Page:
Pixar used to be the pinnacle of creativity and originality in Hollywood. They consistently upped the game and made masterpiece after masterpiece without ever once dipping back into the same well unless it was completely called for. "Toy Story 2" and "Toy Story 3" are necessary and completely different films from the first "Toy Story" and each other. Can the same be said for any of the "Cars" movies or "Finding Dory"? What's to stop us from thinking that these new sequels won't be more akin to what Pixar has been producing as of late? The answer is nothing.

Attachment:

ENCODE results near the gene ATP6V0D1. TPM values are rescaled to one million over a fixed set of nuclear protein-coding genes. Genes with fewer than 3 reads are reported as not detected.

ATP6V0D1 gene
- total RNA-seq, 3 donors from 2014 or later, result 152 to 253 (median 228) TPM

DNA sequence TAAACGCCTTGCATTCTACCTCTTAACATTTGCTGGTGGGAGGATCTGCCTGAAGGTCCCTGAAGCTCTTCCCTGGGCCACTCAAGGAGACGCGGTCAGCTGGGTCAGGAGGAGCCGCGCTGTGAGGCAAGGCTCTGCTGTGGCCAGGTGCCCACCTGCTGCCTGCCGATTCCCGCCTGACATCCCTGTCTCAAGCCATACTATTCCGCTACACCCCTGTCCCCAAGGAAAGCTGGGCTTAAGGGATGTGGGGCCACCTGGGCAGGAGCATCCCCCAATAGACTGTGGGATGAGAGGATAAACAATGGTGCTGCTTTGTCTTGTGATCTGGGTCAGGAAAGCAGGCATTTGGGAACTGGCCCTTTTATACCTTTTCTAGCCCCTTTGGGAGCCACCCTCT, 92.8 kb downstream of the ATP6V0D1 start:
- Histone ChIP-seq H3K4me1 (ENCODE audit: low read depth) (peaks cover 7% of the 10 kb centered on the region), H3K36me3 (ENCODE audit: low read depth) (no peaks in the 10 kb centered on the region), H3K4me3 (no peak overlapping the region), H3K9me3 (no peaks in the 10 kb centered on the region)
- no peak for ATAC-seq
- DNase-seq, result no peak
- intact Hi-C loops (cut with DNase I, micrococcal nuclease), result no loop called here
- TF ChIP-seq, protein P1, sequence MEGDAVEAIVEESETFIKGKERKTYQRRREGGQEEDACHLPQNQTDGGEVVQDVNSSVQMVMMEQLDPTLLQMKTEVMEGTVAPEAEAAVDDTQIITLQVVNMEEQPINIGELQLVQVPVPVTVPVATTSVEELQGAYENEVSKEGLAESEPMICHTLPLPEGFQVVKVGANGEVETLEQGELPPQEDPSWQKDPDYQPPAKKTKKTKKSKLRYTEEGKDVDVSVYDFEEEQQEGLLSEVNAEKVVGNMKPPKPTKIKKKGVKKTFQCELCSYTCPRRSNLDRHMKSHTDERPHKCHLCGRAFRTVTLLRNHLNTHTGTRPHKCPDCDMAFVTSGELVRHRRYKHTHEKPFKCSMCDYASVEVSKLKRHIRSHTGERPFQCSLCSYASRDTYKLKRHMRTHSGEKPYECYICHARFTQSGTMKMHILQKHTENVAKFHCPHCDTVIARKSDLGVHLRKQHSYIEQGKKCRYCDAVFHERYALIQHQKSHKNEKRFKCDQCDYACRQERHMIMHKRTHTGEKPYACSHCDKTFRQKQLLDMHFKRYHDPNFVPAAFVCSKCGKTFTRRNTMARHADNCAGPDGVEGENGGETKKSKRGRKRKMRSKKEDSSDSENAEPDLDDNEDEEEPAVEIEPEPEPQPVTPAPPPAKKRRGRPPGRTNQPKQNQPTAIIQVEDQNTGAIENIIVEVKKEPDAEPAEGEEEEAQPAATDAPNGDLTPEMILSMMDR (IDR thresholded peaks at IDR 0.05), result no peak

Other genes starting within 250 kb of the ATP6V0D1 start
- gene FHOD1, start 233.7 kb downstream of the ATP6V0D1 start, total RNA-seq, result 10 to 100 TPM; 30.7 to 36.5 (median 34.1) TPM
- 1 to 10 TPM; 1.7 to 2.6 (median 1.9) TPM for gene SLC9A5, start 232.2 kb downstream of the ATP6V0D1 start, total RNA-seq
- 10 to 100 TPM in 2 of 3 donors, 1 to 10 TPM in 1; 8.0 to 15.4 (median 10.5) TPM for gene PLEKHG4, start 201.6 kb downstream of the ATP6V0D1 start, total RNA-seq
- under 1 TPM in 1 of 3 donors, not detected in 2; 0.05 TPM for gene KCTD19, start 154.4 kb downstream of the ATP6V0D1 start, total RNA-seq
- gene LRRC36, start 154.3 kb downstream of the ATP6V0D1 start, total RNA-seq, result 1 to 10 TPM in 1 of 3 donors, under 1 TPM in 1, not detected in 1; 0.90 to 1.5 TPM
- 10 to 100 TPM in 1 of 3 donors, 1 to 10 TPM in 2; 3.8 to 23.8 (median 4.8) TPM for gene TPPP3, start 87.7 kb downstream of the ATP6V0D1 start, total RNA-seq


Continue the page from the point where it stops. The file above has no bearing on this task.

The problem has become that Pixar has had to face reality in a way. Pixar used to be a lonesome bastion in terms of how it was run and how it made film. When Pixar was bought by Disney the immediate ramifications weren't felt in any way. We still got original classics like "Inside Out," but now the true nature of Disney's corporate is starting to rear its ugly head. They have been forced to make projects, not for creative purposes, but rather financial ones. In that way the Pixar we once knew is dead. This may sound very fire and brimstone, but the truth is that I only say this because I truly care about the studio. They have made some of my favorite movies ever and have long served as an example of how a studio should be run and movies should be made. I have loved them since I was a kid and still do love them. I just hope that they are able to return to the studio that was unabashedly all about originality and telling meaningful in ways nobody had even thought of before. So while this may seem like a condemnation, it's the exact opposite. I love Pixar and I really hope that they return to what made them so special in the first place.